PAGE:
Image Credit | Gala Darling
Observing people’s body language is the main missing link in communication. It can be easy to think of communication as only talking and listening, but if we do not focus on what ones body is saying, then we could be interpreting what someone is communicating incorrectly.
A story that comes to mind was while at a bar, I saw a man approach a woman. The guy walked up next to her, sat down and proceeded to say “I see you do not have a drink. What can I get you?” The woman looked at him, looked away, then looked back at him forcefully and said “Umm, yes, I’ll take one.” For the next five minutes, I had the perfect view to watch what was happening. After those five minutes ended, he asked, “Let’s get out of here and go dance.” She proceeded to say as her arms were crossed and her body not pointed at him, “Well…I am with my friends so I can’t leave them.” Just listening to her words, it sounds like a reasonable excuse, but by observing her, anyone would be able to see that she had no interest in the man. I approached her after the man left and asked her if my speculations where correct and she hesitantly told me yes.
Observation > Listening Many people hear words and automatically listen to them over what someones body is saying. I can ask my sister “How are you doing in school?” and she can say “Good, I love it a lot.” These specific words tell me she enjoys her time, but only after further inspection of her tone, eye contact, posture, and hand gestures can I truly determine how much merit these words carry.
“The Body Never Lies.”- Martha Graham
Your body language expresses more than your words. I gave a dense scientific presentation which I knew the majority of the audience would have no interest in hearing, so I knew I needed to find a way to be unique in my approach. At the end of my presentation, someone came up to me and said, “The way in which you explained yourself made me want to care about something in which I have no interest. It was as if you were telling a story.” This was my goal with the presentation because I wanted my body language to be loud and story like so it could become infectious. This would have the audience know that I was enjoying myself and having fun on stage. By the end, people were more receptive to me than other presentations because the body language I was projecting was the utmost positive and only enhanced my word usage.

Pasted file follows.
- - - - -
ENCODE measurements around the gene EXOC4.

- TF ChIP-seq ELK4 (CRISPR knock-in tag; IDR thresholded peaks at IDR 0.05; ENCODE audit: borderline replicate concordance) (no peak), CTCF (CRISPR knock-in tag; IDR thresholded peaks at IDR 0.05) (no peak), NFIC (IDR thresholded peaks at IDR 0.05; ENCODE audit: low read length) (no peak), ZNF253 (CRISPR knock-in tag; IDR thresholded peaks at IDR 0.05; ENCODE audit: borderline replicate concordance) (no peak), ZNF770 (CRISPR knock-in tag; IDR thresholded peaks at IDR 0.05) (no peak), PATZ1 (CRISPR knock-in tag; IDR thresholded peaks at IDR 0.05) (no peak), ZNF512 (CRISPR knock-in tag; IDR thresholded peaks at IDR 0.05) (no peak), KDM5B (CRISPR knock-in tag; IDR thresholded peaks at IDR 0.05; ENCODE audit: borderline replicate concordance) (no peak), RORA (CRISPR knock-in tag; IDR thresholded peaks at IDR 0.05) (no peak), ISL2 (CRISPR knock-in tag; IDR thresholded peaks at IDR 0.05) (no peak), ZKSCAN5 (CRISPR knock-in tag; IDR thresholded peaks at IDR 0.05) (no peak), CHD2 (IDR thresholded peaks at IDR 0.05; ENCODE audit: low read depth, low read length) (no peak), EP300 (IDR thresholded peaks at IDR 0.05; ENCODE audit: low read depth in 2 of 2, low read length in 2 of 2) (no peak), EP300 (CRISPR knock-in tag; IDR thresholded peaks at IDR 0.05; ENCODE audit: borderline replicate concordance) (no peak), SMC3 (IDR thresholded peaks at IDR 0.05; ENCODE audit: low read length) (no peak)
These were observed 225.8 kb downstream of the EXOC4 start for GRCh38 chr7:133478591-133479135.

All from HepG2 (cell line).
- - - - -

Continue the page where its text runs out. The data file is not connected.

“We communicate all the time, even when we do not realize it.”- Pat Summitt
In school we are taught to read, write, learn math and memorize facts. However, we are not taught to understand people and be receptive to the subtle clues they show us. I challenge everyone to watch the way people express their true thoughts through their body language. Words can be deceiving. In order to make sure we truly understand what is going on, we must be conscious of the way we are truly presenting ourselves. I guarantee you that by focusing on the way you maneuver your body a whole other world will open up that will help you become more unforgettable to everyone you meet.